Jim Harbaugh Says Playing Football Can't 'Make Coronavirus Worse'

Michigan head coach Jim Harbaugh has suggested that playing sports will not "make coronavirus worse" and that society is simply going to have to accept it has to live with the pandemic.

The COVID-19 outbreak ground sport to a halt in March and spiking cases across the U.S. could still derail the NBA and MLB's plans to restart their seasons later this month.

The NFL remains confident its campaign will begin on September 10 as scheduled, but there are more doubts surrounding the upcoming college football season, which is supposed to get underway next month.

Harbaugh, however, sees no reason as to why college football executives should postpone the season.

"COVID is part of our society. Wasn't caused by football or caused by sports," he said on Wednesday during a conference call with reporters. "And there's no expert view right now that I'm aware of that sports is going to make that worse. It's part of our society; we're going to have to deal with it.

"These kids are going to have to do the same thing. They've got to go to school. They've trained their whole lives for the opportunity to play their sport. That is my view with the knowledge that we have and time to learn more about it."

The Wolverines welcomed student-athletes back for voluntary workouts last month and the latest rounds of test carried out on June 29 returned just two positive cases over 322 individuals tested.

Other schools, however, haven't been quite as lucky.

On Wednesday, North Carolina reported that 37 people within Tar Heels athletics—which includes coaches, staff and student-athletes—had tested positive and was forced to halt voluntary activities for its football program after the county's health department identified the Chapel Hill campus as a "cluster" of COVID-19 cases.

Ohio State also suspended voluntary workouts on campus on Wednesday, although it did not disclose the number of positive tests among student-athletes, coaches and staff.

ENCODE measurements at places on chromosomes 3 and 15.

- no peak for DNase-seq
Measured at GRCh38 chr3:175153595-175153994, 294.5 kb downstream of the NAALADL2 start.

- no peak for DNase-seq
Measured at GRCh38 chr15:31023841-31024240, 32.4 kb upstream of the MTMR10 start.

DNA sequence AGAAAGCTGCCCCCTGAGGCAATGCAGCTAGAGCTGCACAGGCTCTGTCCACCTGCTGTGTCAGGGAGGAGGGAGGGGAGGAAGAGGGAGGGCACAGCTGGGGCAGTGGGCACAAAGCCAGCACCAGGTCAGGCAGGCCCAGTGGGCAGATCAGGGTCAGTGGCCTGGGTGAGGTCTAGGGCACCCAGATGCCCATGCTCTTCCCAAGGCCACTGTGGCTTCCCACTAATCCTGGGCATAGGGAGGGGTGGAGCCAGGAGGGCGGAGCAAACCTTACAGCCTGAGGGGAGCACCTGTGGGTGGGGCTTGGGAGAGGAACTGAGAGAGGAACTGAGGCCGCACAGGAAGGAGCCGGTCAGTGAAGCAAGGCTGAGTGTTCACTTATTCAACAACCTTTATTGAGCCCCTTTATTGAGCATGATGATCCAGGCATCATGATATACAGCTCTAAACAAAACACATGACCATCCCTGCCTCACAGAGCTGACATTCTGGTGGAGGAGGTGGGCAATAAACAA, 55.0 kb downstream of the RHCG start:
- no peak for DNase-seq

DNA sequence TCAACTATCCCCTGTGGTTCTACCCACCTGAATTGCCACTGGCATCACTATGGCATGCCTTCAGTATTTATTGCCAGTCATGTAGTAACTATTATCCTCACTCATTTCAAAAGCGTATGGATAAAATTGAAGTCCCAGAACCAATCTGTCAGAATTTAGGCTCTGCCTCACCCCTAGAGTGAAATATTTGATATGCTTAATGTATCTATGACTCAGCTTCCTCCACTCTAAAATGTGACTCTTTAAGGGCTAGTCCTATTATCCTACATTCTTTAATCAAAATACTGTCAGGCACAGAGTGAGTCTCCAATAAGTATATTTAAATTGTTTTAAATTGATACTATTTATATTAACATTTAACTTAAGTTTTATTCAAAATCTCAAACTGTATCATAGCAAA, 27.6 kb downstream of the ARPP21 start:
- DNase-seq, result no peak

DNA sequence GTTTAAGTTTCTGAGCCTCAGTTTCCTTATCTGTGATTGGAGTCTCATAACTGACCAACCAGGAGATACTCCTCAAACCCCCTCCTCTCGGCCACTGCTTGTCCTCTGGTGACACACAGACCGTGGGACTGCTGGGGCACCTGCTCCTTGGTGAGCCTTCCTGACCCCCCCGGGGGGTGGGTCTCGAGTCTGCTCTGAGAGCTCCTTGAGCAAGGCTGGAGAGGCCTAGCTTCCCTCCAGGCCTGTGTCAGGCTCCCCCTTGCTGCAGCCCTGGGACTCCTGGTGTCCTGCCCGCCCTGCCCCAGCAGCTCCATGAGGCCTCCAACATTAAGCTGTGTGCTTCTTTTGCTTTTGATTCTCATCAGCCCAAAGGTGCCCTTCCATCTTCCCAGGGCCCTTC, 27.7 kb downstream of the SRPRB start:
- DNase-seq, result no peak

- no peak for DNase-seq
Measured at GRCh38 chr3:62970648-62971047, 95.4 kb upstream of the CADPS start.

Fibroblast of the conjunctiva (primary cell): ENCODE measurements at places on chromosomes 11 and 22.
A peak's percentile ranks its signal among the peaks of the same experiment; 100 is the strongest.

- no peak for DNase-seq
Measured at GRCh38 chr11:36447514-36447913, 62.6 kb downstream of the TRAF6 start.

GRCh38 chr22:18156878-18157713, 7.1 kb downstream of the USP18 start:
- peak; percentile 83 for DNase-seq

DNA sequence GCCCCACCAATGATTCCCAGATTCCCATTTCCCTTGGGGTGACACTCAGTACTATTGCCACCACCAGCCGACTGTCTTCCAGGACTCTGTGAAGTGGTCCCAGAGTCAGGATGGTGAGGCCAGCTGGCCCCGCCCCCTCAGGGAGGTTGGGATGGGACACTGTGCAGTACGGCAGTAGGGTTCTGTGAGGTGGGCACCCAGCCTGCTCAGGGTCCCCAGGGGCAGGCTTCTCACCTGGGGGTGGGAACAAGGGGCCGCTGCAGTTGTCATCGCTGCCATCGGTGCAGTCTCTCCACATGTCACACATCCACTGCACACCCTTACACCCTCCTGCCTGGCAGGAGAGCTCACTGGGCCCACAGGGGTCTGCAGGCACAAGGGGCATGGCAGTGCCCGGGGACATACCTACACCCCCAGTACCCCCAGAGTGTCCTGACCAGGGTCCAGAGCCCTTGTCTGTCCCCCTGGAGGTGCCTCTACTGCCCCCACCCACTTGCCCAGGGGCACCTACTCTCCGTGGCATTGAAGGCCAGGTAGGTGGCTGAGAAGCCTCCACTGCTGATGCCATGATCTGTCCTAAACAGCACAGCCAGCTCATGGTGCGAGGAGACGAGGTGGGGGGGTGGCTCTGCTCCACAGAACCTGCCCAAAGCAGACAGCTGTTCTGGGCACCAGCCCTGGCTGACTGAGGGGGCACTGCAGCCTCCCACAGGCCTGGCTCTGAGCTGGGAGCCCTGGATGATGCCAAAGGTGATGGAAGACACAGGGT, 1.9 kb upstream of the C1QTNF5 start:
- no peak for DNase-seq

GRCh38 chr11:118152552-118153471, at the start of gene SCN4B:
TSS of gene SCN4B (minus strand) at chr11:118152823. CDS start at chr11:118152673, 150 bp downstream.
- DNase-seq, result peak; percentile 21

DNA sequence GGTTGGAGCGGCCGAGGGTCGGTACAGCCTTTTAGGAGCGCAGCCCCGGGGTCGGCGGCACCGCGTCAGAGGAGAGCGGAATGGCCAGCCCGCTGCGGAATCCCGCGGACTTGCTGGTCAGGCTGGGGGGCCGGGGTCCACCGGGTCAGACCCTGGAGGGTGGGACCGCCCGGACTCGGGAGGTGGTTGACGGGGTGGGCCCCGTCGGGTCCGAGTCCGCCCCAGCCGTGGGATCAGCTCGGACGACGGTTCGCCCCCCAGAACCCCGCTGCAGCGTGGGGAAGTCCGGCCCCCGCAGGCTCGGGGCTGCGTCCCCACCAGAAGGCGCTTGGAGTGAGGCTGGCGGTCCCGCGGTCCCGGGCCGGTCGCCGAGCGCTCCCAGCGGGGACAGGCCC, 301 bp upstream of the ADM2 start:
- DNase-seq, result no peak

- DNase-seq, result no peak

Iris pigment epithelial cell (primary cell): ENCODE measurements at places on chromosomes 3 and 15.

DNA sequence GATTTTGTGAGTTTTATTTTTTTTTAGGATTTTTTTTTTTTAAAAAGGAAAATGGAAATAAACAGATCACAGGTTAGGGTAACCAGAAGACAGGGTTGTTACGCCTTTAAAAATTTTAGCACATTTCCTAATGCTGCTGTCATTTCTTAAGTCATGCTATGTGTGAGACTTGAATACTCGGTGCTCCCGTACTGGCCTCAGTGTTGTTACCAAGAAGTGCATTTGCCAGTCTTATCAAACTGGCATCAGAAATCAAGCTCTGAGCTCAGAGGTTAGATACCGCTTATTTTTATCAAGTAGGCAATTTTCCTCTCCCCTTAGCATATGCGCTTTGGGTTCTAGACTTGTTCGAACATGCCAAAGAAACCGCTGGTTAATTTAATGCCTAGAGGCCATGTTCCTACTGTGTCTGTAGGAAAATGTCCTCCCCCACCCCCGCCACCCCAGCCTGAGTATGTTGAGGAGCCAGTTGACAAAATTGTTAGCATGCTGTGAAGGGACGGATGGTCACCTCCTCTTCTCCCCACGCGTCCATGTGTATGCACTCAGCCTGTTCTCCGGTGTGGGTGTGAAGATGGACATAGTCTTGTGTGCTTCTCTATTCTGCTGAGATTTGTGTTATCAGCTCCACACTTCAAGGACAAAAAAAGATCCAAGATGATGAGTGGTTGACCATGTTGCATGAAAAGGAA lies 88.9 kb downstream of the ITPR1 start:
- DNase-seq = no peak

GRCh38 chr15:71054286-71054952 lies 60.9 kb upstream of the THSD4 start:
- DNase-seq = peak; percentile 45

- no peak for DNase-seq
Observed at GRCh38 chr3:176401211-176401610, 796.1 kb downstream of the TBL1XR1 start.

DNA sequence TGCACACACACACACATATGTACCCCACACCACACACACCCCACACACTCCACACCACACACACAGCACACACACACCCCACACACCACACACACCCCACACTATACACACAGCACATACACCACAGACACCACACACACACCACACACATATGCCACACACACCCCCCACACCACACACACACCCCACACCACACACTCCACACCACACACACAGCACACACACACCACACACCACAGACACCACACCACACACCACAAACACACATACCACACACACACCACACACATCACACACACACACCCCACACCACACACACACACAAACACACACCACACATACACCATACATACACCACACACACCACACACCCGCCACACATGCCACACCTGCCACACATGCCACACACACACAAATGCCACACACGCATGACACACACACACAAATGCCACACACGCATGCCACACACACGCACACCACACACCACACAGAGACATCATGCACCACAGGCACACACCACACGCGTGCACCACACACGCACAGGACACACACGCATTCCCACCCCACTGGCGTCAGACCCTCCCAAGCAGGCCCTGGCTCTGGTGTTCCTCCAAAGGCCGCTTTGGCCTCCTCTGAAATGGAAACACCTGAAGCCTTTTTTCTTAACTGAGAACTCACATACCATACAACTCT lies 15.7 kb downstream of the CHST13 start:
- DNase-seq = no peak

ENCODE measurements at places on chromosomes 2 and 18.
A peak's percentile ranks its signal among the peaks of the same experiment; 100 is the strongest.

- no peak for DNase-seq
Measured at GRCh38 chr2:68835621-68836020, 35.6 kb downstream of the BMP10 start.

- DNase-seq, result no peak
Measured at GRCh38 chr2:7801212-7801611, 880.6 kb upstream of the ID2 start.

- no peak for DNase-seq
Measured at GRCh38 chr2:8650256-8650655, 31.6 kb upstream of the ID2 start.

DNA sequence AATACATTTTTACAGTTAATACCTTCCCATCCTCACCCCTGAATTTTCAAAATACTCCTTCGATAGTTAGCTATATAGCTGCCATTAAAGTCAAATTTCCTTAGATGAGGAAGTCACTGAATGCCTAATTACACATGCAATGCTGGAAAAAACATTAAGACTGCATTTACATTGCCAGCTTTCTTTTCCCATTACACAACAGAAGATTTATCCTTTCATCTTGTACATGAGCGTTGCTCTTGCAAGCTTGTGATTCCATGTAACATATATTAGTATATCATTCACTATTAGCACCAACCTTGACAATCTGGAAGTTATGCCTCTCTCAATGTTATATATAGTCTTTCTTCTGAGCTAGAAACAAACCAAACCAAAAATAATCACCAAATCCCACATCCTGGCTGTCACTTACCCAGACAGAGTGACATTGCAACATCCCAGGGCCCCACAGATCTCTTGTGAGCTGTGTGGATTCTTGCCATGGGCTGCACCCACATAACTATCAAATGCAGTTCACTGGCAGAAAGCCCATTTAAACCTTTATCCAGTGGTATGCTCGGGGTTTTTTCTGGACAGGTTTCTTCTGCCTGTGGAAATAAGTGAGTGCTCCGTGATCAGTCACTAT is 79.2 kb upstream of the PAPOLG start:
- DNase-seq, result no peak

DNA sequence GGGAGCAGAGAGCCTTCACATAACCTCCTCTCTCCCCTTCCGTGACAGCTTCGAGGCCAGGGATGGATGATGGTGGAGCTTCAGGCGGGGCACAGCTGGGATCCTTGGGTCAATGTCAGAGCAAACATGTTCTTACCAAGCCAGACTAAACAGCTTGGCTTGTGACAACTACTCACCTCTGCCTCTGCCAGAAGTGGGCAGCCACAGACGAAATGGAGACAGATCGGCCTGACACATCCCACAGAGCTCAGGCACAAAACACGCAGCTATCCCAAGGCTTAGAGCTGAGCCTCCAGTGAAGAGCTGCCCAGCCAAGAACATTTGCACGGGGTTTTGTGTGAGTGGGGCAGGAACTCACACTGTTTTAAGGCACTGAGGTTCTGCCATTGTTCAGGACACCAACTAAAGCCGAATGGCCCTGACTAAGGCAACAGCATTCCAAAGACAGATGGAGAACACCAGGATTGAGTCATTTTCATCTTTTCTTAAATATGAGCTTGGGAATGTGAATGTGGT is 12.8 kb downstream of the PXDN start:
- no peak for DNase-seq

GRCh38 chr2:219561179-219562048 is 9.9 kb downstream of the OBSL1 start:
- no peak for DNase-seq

On the same day, the Ivy League announced it will not hold sporting events in the upcoming semester because of the pandemic.

Last week, Oklahoma said 14 players had tested positive to COVID-19, while Sports Illustrated and AL.com reported "several" Alabama players had contracted coronavirus, although they did not specify an exact figure.

In June, meanwhile, Kansas State suspended voluntary activities after 14 players within its football program tested positive, while Clemson reported a total of 47 student-athletes had tested positive for coronavirus, including 37 football players and four staff members.

Michigan's training camp workouts are due to begin on July 24 ahead of the season opener on September 5 and Harbaugh suggested the players were adamant they wanted to play this season.

"I share the same opinion as our players—they want to play," he continued.

"They've been training their whole lives for these opportunities. Put the question to them, which I have, and they would rather play than not play. And they'd rather play in front of no fans than not play."

In May, Dr. Anthony Fauci warned football was the perfect environment for the novel coronavirus to spread.

"Sweat as such won't transmit it. But if people are in such close contact as football players are on every single play, then that's the perfect set up for spreading," Fauci, the director of the National Institute of Allergy and Infectious Diseases, told NBC's Peter King.

"If you really want to be in a situation where you want to be absolutely certain, you'd test all the players before the game."

Harbaugh, however, argued that if campuses were considered safe environments for students, the same should apply to the universities' athletic complexes and training fields.

"If students are on campus, then my personal belief as a parent of a daughter who would also be on campus that this is a safe place," he continued. "As safe as possible, would be within the university, in our athletic buildings and complexes. The safety precautions that have been put into place.

As of Thursday morning over 3.05 million cases of coronavirus had been reported in the U.S., by far the highest tally of any country in the world.

Of the over 549,900 deaths recorded worldwide so far, more than 132,300 have been in the U.S., according to Johns Hopkins University, which has been tracking the outbreak using combined data sources.

There have been over 12 million confirmed cases globally since the outbreak of coronavirus was first identified in Wuhan, a city located in China's central Hubei province, late last year.

Jim Harbaugh, Michigan Wolverines
Michigan Wolverines head coach Jim Harbaugh reacts to a call during the second quarter of the game against the Ohio State Buckeyes at Michigan Stadium on November 30, 2019 in Ann Arbor, Michigan. Leon Halip/Getty